It’s been long time since I wrote about ‘Location-Based Services’ on my blog. Thinking this, I was curious to understand the status of LBS in current scenario. This post will answer few curious questions that directed the flow of my endeavor to satisfy my curiosity. So without wasting anytime let’s see if LBS buzz has lived up to it’s expectations in this dynamic wireless era.
What is the status of the overall global LBS industry?
According to a recent study by Gartner Inc., The worldwide users of Location-Based Services are set to double to 95.7 million in 2009, up from 41 million a year ago, which should result in over $2 billion in revenue. “The LBS industry has matured rapidly in recent months through a mixture of consolidation, improved price/performance of the enabling technologies and compelling location applications,” said Annette Zimmermann, senior research analyst at Gartner.
Is there any demand for the LBS based apps? And what are the opportunities for advertisers and carriers?
Recently Compete launched a Smartphone Intelligence report that highlights few findings related to the above mentioned questions. 1 in 3 smartphone owners currently use a Location-Based Service at least once a month. In addition to this, 20% smartphone users expressed possible interest in using LBS if they knew more about what was available and how to use them. The below mentioned char shows some specific types of LBS apps that are being used now:
As we can see, weather & navigation based apps are a hit with the current LBS users. It also turns out that consumers are interested in getting local alerts and special offers or promotions from nearby stores or other retailers. This interest in ‘local alerts & special offers’ present a wonderful opportunity for advertisers to reap the rewards by serving these users with relevant ad content that will most likely see higher clickthrough rates! Surely looks like a valuable tool for the advertising networks!
Is greater interest in local services like alerts, ATM, restaurant reviews, special offers etc. a consequence of recession? Surely looks like that to me, with increased number of household with tight pockets, greater interest in “Local” does not surprise me. People are surely limiting city-to-city travel and have started exploring more options available in their own city. Isn’t it? As more and more people venture out in their own city, they become more likely to use LBS to explore local restaurants, events, store locations, etc.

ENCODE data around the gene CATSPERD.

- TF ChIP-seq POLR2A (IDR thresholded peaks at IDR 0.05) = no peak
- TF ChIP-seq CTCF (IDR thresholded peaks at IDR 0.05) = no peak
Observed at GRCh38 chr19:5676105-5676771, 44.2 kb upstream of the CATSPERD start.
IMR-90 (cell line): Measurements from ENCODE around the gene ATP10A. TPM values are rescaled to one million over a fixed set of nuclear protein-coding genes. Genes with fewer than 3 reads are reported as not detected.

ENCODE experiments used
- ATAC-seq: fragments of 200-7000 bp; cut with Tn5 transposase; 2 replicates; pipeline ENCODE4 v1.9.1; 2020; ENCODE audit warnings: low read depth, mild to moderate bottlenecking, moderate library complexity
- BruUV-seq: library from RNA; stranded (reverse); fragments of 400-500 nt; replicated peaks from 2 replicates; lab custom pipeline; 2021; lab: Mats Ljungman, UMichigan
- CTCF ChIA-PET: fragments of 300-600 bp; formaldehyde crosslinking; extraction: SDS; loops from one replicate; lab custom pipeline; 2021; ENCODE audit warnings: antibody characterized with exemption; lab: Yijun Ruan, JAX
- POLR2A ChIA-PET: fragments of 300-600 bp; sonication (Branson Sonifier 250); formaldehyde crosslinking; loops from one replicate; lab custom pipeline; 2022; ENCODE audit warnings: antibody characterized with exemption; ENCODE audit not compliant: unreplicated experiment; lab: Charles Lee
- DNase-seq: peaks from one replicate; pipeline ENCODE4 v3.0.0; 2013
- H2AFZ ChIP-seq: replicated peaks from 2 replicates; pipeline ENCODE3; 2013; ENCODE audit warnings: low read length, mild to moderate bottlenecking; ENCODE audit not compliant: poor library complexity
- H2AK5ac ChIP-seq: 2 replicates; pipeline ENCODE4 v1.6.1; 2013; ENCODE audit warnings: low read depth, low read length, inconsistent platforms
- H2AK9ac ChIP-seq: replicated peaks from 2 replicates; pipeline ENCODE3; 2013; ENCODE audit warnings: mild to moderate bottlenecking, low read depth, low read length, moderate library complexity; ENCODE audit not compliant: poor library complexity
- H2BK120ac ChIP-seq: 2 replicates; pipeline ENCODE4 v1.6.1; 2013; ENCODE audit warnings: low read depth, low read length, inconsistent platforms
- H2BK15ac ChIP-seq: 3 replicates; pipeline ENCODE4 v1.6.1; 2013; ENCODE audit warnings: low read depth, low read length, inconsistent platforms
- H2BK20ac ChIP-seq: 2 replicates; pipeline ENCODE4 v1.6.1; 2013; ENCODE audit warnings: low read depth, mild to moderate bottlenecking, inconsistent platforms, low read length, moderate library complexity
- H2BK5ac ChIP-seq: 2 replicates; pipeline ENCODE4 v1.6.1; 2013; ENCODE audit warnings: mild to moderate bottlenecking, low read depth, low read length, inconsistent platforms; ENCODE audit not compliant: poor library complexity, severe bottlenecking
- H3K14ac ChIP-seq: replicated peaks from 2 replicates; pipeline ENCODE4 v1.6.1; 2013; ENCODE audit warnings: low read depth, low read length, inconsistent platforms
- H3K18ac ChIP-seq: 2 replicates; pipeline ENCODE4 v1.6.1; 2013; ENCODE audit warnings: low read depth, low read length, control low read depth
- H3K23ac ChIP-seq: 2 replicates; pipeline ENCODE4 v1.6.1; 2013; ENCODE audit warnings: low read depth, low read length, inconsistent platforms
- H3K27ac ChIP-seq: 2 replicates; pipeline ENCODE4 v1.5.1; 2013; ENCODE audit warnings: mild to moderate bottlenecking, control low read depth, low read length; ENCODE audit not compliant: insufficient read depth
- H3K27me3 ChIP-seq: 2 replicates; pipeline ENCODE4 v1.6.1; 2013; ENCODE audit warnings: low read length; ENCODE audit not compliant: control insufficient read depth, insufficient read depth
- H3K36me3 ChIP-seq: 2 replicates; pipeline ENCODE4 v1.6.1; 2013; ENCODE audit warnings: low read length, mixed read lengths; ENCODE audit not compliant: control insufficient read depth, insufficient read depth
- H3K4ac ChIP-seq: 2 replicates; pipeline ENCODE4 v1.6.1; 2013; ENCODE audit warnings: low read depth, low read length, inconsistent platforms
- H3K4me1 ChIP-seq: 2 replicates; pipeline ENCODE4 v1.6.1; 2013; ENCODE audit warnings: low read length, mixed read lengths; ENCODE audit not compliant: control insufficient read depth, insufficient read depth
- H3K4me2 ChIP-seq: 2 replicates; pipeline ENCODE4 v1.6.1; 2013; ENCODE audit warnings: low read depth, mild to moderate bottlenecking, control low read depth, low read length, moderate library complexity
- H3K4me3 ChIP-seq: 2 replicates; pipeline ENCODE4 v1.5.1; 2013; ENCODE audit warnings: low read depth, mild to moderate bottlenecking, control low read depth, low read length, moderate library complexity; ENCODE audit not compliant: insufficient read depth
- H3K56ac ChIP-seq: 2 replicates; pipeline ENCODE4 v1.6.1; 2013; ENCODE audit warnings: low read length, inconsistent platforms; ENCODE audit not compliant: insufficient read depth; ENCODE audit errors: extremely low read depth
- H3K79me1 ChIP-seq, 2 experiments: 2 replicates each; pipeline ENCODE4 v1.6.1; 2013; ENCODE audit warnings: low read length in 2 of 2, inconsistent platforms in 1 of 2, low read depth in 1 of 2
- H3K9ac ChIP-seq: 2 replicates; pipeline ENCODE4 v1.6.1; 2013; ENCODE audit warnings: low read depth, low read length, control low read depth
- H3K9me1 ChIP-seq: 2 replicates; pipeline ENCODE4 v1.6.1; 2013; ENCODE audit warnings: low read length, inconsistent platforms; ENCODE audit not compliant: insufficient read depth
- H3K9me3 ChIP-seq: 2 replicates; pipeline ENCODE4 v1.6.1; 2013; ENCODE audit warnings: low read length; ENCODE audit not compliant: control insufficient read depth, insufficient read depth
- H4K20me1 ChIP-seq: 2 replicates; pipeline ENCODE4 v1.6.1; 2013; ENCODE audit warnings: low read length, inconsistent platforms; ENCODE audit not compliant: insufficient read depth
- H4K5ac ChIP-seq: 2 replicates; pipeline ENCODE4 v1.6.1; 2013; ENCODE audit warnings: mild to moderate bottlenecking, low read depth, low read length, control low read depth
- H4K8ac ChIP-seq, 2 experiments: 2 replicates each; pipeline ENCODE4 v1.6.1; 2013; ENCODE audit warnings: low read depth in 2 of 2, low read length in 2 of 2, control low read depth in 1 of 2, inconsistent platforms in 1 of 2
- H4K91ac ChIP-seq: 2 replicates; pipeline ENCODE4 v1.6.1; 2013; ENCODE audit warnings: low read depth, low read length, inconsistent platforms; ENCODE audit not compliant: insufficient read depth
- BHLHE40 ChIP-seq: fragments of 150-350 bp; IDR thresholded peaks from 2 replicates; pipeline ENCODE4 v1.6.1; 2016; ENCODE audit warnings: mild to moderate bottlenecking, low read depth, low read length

The report also states that, LBS services are also important to mobile carriers. It is because smartphone owners who use LBS are more likely to spend more money each month on their total wireless bill.
Also, 24% of Smartphone users have spent anywhere from $10-$50 for a single application, while 28% have spent between $5-10 on a single app. So LBS definitely looks like a gold mine for advertising networks, service providers and the mobile carriers! Only thing to look is the way revenue is shared by these parties in the future.
Talking about future, what does the future for LBS look like?
As it is very apparent that greater availability of GPS phones, reduced prices, and flourishing app stores arena have all contributed to the rapid growth of location tools. Gartner, Inc. also predicts that free Location-Based Services will gain further traction, with 40% to 50% of all users in North America and Western Europe using these tools in the next four years.
Apple’s App Store has proven itself a hot commodity. It features more than 35,000 applications available to consumers in 77 countries, enabling developers, including retailers, to reach tens of millions of iPhone and iPod Touch users. – Internet Retailer.
Looks like the relevance of LBS will keep on growing till the development of new mobile devices & mobile operating systems used in NetBooks keep on evolving. And as LBS goes mainstream data plan will also reduce considerably, surely LBS has a great future!
I couldn’t have asked for a better video to end my post! CNN reporter Susan Candiotti explains the pros & cons of Location-Based Marketing.